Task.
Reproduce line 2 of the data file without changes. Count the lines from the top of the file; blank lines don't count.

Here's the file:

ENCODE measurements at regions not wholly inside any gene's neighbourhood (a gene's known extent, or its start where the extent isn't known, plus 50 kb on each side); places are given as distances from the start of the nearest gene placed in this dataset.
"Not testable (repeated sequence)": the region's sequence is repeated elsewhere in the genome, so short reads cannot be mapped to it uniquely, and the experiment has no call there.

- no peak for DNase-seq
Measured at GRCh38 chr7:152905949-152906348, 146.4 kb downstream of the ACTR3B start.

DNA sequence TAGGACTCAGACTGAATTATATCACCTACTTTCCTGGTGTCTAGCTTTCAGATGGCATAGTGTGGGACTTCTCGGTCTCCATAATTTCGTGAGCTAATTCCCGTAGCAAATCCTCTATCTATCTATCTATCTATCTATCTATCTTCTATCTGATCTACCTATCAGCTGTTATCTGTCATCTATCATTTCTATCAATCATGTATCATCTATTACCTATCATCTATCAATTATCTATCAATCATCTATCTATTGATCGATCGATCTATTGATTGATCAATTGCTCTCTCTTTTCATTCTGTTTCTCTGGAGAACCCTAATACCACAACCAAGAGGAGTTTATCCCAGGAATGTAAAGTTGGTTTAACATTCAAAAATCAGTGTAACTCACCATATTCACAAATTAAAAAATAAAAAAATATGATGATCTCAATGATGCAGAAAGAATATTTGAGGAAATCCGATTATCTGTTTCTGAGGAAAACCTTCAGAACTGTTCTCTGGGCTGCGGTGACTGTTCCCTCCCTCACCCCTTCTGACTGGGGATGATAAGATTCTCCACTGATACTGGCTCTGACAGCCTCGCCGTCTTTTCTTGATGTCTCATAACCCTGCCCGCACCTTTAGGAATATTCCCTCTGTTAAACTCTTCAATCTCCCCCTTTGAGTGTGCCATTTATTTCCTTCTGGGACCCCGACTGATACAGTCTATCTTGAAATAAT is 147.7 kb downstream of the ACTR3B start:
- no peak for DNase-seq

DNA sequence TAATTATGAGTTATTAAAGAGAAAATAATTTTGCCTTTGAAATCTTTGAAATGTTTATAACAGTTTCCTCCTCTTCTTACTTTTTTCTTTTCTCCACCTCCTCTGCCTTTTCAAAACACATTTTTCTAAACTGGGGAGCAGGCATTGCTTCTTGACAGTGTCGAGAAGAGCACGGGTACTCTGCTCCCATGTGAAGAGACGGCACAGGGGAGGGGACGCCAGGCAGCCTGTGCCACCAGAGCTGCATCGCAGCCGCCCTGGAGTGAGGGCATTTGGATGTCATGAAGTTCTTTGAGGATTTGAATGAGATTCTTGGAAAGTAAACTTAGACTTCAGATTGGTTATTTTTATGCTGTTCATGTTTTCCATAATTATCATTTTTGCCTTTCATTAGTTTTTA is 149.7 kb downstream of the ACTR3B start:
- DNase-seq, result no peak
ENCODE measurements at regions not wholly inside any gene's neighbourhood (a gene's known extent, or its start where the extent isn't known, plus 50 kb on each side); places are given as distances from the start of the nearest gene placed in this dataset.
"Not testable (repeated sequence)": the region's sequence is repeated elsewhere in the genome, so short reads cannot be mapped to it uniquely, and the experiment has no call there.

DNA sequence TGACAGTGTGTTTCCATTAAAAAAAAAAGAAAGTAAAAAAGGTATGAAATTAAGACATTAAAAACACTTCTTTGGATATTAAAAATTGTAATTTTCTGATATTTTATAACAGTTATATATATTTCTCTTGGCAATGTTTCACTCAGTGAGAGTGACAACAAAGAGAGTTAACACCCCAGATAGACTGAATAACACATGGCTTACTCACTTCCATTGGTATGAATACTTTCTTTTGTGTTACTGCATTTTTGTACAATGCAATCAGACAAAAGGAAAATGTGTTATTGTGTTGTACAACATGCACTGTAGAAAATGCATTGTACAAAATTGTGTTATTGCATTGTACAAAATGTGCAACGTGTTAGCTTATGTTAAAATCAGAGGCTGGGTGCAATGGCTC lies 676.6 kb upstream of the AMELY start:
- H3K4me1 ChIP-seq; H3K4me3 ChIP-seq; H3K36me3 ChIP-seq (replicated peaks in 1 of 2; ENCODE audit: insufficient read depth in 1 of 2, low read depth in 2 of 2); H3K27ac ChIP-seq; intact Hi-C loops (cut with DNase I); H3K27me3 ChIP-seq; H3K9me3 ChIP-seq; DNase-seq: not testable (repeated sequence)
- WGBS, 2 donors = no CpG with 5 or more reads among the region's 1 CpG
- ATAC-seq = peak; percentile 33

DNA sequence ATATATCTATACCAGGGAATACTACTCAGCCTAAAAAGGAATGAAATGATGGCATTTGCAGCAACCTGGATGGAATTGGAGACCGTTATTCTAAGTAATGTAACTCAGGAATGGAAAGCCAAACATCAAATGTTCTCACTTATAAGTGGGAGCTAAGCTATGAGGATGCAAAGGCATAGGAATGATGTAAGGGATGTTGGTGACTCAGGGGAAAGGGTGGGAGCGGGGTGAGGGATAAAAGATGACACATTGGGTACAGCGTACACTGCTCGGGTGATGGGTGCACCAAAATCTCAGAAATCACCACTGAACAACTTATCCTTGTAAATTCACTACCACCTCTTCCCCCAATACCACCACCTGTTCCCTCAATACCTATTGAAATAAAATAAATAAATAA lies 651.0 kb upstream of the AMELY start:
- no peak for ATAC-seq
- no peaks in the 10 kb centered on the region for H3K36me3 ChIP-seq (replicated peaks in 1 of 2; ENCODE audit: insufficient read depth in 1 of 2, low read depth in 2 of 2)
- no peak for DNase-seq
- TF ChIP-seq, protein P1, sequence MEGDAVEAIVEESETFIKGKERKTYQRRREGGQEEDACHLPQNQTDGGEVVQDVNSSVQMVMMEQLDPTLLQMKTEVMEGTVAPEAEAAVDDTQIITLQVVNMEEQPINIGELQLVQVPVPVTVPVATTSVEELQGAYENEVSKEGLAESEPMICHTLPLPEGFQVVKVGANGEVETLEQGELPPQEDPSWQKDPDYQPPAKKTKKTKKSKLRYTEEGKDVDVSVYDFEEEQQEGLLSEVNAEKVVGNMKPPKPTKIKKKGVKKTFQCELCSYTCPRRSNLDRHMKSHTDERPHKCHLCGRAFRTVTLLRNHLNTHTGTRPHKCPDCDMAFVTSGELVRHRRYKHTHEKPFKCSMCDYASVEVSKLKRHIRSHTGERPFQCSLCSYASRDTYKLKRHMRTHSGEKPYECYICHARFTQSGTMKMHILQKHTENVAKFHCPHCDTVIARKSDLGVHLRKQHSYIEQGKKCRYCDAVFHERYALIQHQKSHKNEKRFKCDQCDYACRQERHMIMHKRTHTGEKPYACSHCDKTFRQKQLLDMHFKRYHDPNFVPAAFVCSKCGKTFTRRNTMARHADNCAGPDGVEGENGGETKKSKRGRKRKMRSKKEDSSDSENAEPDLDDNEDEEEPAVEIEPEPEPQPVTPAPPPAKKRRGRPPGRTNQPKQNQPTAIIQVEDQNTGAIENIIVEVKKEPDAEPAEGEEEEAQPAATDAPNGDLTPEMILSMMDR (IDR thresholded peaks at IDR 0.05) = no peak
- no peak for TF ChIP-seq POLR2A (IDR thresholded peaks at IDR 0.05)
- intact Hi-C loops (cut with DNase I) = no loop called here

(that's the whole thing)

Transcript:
"Not testable (repeated sequence)": the region's sequence is repeated elsewhere in the genome, so short reads cannot be mapped to it uniquely, and the experiment has no call there.